The star formation history of the blue compact dwarf galaxy UGCA 290.
CRONE M.M., SCHULTE-LADBECK R.E., GREGGIO L. and HOPP U.
Abstract (from CDS):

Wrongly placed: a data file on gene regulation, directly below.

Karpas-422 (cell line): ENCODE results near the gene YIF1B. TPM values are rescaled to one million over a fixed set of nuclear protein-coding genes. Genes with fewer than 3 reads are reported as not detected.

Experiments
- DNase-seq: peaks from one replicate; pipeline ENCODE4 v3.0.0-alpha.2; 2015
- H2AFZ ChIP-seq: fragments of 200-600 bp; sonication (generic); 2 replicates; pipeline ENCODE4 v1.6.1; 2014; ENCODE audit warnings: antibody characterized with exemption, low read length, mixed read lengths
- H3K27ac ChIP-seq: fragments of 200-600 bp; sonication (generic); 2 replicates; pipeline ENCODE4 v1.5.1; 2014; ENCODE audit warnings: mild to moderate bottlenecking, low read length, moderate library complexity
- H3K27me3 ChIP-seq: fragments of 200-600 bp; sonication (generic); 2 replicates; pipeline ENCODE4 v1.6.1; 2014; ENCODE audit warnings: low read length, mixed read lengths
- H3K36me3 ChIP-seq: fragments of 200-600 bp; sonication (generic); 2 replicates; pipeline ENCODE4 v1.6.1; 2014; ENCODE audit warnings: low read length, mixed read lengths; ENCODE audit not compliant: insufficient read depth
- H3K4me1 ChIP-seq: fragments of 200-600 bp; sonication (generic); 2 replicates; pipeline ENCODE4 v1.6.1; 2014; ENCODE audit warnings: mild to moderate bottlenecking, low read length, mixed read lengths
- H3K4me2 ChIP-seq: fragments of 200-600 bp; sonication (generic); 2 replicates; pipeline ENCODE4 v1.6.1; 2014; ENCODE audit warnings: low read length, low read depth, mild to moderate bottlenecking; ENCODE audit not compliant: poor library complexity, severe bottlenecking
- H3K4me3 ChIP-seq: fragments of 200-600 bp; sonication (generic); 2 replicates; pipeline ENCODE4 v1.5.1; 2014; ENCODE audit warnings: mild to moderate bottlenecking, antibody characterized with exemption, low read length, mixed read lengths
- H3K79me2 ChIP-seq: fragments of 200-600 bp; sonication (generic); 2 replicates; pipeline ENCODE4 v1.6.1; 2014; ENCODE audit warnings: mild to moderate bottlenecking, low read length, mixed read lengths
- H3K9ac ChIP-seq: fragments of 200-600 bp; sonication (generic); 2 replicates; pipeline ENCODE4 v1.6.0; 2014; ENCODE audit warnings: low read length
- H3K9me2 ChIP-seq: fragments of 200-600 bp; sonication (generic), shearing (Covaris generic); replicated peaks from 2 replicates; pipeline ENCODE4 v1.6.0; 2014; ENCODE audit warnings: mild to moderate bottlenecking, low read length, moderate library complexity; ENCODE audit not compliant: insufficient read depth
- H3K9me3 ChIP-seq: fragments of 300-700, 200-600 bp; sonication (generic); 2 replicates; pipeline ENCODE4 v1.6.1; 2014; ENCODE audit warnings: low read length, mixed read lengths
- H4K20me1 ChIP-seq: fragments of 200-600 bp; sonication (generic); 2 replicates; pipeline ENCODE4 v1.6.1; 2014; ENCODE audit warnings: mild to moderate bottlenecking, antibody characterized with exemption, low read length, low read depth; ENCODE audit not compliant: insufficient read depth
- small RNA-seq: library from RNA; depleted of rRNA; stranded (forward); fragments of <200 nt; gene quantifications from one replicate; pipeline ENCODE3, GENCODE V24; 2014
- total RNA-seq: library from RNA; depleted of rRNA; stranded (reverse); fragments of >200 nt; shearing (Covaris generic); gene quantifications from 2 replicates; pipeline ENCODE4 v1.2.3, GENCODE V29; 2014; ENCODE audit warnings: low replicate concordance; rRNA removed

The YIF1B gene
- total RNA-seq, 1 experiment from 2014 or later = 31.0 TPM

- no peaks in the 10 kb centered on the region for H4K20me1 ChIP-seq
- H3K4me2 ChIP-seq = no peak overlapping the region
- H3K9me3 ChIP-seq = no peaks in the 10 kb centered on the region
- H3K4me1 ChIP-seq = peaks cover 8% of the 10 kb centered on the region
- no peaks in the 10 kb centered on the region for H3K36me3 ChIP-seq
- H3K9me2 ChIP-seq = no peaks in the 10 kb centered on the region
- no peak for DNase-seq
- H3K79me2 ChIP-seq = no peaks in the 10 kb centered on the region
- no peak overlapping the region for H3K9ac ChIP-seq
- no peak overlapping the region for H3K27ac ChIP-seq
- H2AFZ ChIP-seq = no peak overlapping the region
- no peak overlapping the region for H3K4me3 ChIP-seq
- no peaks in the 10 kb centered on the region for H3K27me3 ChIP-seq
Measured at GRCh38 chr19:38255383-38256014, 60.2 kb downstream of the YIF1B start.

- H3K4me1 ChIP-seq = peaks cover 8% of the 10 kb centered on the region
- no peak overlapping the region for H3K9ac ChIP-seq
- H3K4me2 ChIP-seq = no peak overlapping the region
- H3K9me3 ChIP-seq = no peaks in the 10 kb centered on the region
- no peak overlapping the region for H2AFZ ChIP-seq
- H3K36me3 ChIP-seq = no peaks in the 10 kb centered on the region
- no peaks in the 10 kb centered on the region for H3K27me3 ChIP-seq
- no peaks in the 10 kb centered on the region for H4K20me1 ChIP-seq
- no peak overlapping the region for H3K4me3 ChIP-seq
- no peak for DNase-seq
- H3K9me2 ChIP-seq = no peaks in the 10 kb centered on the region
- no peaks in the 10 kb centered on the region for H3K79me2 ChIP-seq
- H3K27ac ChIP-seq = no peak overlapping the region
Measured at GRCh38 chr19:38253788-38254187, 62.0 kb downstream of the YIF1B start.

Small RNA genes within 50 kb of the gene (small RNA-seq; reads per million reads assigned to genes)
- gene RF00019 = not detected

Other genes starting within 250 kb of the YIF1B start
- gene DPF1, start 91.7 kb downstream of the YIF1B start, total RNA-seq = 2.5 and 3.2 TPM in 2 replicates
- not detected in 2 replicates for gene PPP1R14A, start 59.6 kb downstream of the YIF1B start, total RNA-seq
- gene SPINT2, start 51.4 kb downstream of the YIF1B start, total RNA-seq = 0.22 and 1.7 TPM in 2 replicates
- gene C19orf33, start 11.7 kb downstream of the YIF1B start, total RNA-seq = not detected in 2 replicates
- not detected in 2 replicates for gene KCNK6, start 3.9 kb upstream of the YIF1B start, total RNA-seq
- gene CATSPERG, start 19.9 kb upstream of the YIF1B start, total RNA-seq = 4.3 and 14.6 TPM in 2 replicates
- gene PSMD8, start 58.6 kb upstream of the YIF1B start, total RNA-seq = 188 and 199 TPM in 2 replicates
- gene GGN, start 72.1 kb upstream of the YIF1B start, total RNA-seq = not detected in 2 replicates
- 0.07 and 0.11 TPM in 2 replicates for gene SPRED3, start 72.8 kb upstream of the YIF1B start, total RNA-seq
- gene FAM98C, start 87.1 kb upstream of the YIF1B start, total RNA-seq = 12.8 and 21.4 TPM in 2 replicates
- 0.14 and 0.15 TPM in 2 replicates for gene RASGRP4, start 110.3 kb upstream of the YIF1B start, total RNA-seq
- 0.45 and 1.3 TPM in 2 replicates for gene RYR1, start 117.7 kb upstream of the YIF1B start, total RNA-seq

We present the star formation history of UGCA 290, a galaxy with properties intermediate between blue compact dwarfs (BCDs) and dwarf irregulars. This galaxy is particularly interesting because its young stellar population is extremely similar to that of the well-studied type iE blue compact dwarf VII Zw 403, despite its different spatial morphology and old stellar content. Our Hubble Space Telescope/Wide Field Planetary Camera 2 single-star photometry for UGCA 290 extends over 9 magnitudes in I and allows a detailed study of its star formation history. Using synthetic color-magnitude diagrams, we show that the recent ``burst'' which gives this galaxy its BCD status is a moderate enhancement in star formation which lasted for approximately 20 Myr, at a rate about 10 times above its previous rate. The star formation history for most of the previous billion years is consistent with a constant rate, although enhancements as large as the current one are possible at times earlier than 400 Myr ago. We estimate that the total mass converted into stars in UGCA 290 more than one billion years ago is about 3 times the astrated mass since that time. The initial mass function is consistent with a Salpeter slope, and the stellar metallicity is bracketed by Z☉/50 and Z☉/5, with evidence for metallicity evolution. Similar results for the star formation history over the past 600 Myr apply to VII Zw 403. Our main result is that despite the traditional picture of BCDs, the current bursts in these two galaxies are neither remarkably intense nor short-lived, and that most of their star formation occurred more than a billion years ago.